China had just 3 power reactors two decades ago, now, it has 38, and another 19 under construction.
China claims over 50 percent of new global investment in nuclear energy and is expected by 2030 to surpass the US and end its leadership in nuclear power generation for almost 50 years.
China is turning to and investing handsomely in nuclear power as the country, after decades of large scale consumption of fossil fuels for power generation, has become aware of its serious impact on environment and people’s health.
Environment decimates the country economic losses close to 6 percent of its GDP, the World Bank estimates.
China’s nuclear power sector is gaining attention in all aspects, including technologies, design, security, investment and future projections.
In order to ensure the installed capacity of nuclear power, which is estimated to reach at least 150 gigawatts by 2030, China should build 4 to 6 nuclear reactors every year, according to China General Nuclear Power Corp.
However, after Japan’s Fukushima nuclear disaster in 2011, China put on hold its nuclear power program for concerns with security. It suspended approvals for new nuclear plants and launched a nationwide safety review. And in the following years the country went ahead with nuclear development moderately.
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Chinese government released a white paper on nuclear industry in 2016, giving details concerning emergency of nuclear development and highlighting an approach that features “rationality, coordination and balance.” The country said it had “the most advanced technology and most stringent standards” and can make sure development of nuclear power safe and efficient.
In 2016, China added about 8 gW of nuclear power capacity, bringing its installed capacity to 34 gW, according to BMI Research.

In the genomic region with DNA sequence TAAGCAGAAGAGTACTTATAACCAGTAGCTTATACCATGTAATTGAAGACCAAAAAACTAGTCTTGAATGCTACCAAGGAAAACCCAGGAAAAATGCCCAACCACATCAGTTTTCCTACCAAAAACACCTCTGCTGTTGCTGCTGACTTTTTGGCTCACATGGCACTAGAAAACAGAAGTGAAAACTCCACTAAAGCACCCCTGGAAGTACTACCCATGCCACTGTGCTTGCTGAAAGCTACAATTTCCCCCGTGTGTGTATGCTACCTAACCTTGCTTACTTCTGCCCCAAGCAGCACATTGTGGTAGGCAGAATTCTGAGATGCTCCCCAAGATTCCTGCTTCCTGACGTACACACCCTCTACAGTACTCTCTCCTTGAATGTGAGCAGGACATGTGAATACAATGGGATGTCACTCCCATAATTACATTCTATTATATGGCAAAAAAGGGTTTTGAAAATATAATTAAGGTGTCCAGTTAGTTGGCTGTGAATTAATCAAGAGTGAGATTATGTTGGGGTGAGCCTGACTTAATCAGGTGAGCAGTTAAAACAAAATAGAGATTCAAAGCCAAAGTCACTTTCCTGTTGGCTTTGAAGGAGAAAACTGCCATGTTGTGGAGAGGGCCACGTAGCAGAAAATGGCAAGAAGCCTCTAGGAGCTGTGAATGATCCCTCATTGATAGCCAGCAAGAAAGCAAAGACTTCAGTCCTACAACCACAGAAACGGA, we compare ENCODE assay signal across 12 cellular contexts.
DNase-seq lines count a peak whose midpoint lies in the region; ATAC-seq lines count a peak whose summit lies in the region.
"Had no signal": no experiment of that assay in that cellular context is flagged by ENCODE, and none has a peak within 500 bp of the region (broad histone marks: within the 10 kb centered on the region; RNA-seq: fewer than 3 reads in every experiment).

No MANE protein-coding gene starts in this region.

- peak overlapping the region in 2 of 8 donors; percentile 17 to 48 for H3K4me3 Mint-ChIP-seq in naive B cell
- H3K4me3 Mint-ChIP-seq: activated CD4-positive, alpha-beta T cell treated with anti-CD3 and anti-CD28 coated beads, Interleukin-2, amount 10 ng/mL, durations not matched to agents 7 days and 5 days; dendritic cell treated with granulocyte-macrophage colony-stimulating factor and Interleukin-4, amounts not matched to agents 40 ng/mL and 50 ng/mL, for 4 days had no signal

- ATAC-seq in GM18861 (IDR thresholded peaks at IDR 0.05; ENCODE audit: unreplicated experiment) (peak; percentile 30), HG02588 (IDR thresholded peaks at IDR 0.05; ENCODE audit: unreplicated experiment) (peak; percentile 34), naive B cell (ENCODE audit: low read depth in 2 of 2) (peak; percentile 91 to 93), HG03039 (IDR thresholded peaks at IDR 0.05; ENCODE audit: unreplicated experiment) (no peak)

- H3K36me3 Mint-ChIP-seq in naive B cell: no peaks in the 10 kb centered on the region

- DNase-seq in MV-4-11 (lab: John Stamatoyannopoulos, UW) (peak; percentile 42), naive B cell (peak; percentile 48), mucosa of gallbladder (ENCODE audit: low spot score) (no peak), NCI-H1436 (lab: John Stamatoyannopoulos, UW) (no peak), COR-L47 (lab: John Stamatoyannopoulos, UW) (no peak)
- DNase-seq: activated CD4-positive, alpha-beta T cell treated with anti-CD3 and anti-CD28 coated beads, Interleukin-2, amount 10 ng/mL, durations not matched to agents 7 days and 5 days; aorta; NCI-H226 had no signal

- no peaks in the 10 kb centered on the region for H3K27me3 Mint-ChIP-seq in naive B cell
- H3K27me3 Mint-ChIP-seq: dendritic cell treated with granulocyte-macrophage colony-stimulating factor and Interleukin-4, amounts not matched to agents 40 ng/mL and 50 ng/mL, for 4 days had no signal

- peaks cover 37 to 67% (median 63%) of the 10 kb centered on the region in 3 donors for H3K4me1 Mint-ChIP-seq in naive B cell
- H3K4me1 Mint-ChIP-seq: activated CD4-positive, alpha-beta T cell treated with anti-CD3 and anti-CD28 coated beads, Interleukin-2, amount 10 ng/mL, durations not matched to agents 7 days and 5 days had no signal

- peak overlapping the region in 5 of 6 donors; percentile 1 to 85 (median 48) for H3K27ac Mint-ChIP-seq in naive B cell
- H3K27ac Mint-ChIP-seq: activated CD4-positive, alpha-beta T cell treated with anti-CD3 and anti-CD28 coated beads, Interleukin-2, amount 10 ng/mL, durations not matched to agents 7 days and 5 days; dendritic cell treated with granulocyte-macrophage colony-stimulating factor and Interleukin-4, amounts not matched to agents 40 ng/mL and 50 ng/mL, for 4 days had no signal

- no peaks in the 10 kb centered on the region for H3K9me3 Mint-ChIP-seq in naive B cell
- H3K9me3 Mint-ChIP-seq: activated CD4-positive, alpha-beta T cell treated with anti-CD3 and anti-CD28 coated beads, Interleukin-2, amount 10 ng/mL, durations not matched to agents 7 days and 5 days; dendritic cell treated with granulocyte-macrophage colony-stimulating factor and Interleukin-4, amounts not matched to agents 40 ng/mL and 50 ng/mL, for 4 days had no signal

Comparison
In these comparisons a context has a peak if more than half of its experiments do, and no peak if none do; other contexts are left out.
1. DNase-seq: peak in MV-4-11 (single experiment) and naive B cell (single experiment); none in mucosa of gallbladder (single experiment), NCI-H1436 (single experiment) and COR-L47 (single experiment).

China has pledged that renewable energy should play its role in the country’s advancement to green development, with the aim of increasing ratio of non-fossil energy to 15 percent by 2020 and 20 percent by 2030.
While growing more and more matured in experience and technologies in developing nuclear power projects, China is also actively exploring foreign markets. This will have a profound influence on the development of nuclear power sector in the rest of the world.
According to the IAEA, China stays at top of the list of countries who are boosting nuclear power, followed by Russia, India and South Korea respectively having seven, six and three reactors under construction. The order will be the United States, France, Japan and China in terms of number of reactors in operation.
The IAEA said China have most of its reactors built along southeast coast, as it is containing its reliance on coal, which on the one hand causes serious pollution, and on the other hand is hard and costly to transport from mines in west and north parts of the country.
Still facing a growing demand for electricity and a large-scale use of coal for power generation, China plans to use nuclear as a vehicle to curb carbon dioxide emissions, increase energy security and sustain its economic growth.